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There are many reasons why people hesitate to take COVID-19 vaccine

HEALTH
By Edwin Wangoli Wanjawa | April 7th 2021

Given the fear that has gripped mankind owing to corona-virus pandemic, one would have expected vaccination centres to be overrun by a stampede of those seeking a fix.

On the contrary, the first week saw only saw 40,000 Kenyans take the jab. Medics, police officers and teachers who had been given top priority kept away as misinformation and fake news concerning the safety of the virus leapt across social media with the ferocity of a locust swarm.  

This, refusing a vaccine when one is available, is known as “vaccine hesitancy.” In recent years, vaccine hesitancy has increased worldwide — so much so that the World Health Organisation considered it a top ten global health threat in 2019 because it can make it harder to contain a disease.

Misinformation is a major cause of vaccine hesitancy, and there is a lot of misinformation about both COVID-19 and its vaccine because they are new. Even more perplexing is that vaccine hesitancy defies education, reason medics, including clinicians and nurses, lead the list of hesitants.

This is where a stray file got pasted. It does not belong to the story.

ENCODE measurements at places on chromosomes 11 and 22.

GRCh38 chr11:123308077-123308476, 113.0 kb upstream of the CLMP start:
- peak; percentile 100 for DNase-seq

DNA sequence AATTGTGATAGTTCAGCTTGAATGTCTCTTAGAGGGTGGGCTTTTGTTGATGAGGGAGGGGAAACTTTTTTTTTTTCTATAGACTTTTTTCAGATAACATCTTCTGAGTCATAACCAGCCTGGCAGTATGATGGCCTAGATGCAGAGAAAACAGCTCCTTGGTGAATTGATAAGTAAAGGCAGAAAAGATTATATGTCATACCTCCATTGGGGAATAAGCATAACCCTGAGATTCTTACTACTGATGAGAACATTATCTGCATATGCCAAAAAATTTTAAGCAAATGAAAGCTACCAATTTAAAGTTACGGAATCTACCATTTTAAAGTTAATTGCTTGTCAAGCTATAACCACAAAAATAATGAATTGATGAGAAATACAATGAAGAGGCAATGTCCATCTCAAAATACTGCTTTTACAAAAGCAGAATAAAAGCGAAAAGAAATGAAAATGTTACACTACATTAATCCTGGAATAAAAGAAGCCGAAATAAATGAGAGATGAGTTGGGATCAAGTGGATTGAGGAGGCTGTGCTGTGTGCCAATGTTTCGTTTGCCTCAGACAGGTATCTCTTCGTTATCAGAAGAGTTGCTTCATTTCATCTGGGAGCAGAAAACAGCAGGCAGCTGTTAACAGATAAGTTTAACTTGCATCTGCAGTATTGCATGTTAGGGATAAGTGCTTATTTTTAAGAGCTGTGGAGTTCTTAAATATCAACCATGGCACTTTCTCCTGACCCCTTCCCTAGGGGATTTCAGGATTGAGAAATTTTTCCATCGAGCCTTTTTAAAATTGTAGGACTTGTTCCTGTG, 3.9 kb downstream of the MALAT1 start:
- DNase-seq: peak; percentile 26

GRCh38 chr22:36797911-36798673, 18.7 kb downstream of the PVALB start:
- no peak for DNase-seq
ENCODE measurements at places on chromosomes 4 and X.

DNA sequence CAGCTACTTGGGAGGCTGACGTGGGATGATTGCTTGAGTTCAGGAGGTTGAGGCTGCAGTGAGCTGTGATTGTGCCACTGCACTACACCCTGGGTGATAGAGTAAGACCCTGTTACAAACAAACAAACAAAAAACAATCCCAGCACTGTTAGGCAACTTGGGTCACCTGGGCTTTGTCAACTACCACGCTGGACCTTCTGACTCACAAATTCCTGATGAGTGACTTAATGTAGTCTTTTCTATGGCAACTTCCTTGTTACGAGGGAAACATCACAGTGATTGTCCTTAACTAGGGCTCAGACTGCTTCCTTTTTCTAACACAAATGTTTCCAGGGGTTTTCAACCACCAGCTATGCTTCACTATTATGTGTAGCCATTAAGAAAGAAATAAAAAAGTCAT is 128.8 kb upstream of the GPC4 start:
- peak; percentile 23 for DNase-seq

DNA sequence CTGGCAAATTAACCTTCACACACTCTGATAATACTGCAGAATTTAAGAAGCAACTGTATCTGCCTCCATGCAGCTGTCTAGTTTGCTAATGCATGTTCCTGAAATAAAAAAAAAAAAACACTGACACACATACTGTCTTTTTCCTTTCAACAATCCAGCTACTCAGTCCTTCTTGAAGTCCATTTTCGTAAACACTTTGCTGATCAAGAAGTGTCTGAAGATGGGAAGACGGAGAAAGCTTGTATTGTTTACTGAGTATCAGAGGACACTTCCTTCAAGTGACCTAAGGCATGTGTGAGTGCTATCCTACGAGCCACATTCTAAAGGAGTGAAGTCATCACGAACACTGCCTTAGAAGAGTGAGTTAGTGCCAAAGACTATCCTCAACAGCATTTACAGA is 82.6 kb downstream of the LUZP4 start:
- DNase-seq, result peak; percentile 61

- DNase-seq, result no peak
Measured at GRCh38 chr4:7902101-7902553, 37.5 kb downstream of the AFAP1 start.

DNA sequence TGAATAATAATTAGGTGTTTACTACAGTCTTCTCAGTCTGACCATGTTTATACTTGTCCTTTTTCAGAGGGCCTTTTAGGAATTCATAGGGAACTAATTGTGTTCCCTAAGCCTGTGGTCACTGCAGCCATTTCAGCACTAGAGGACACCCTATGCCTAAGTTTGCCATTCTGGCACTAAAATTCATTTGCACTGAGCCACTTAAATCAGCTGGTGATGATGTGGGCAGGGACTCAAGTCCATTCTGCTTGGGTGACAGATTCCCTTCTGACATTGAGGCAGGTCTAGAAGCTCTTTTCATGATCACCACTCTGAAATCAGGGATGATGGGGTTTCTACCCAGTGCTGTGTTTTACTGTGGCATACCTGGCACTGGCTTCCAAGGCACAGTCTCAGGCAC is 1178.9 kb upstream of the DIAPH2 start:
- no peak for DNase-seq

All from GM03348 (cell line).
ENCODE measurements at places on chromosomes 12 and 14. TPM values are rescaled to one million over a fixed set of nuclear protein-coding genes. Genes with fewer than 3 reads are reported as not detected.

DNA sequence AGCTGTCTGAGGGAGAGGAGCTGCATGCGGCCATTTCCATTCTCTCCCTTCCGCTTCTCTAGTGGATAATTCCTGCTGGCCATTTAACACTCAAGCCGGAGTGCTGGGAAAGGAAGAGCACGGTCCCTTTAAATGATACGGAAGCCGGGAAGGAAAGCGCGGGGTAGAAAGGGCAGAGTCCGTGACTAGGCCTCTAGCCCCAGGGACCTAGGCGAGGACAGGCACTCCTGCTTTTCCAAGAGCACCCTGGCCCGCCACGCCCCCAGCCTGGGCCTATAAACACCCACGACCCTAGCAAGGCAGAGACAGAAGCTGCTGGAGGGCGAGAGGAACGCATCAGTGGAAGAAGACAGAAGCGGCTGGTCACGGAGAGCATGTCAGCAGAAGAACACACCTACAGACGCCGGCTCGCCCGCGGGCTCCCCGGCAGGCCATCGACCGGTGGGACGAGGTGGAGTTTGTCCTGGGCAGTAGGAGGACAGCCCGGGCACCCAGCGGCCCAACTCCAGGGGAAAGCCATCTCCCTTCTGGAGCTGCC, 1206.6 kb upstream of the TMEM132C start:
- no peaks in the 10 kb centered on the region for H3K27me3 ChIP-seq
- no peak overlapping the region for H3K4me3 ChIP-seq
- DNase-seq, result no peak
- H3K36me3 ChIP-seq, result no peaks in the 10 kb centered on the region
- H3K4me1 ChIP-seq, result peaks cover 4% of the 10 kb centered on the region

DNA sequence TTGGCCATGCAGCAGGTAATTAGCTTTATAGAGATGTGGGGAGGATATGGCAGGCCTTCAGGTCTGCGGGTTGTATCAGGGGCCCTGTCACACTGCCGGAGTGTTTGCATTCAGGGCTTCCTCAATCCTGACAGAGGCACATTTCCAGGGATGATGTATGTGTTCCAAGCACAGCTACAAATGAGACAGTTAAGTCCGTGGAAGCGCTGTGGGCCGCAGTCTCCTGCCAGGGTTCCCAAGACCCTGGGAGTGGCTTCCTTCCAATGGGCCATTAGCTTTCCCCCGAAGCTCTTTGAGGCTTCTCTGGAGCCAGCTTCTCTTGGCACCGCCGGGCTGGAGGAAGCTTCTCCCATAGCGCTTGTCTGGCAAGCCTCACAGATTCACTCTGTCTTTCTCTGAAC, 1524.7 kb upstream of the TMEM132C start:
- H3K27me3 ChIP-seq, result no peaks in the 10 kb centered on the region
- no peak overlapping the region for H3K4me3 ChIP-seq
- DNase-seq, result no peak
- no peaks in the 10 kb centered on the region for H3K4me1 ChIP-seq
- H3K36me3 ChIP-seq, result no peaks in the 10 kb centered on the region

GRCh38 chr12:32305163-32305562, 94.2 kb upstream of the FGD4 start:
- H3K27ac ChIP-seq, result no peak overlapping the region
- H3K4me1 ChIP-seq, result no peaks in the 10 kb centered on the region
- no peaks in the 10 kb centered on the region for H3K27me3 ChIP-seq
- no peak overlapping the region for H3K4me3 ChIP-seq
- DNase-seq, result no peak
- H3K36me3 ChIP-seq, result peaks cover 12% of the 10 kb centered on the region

There are many reasons why people may hesitate to take the COVID-19 vaccine. 

Some people have simply refused vaccines

Some people will not accept any vaccines at all. For example, some people choose not to get the yearly flu vaccine because they think it does not work or they worry that it will make them sick. Others worry about links between vaccines and autism disorder, and although these links have been disproven, they choose to skip recommended childhood vaccines.  

Others may accept common vaccines, but may hesitate to take the COVID-19 vaccine because it is new and was created quickly. In the past, development and approval of most vaccines took years. For the COVID-19 vaccine, creation and approval took less than a year. This seems rushed to some, and may contribute to concerns about vaccine safety. However, development of the vaccine was not as rushed as it seems. Scientists have used the technology behind the COVID-19 vaccine for 20 years. This is why they were able to create the vaccine as fast as they did.

Safety and effectiveness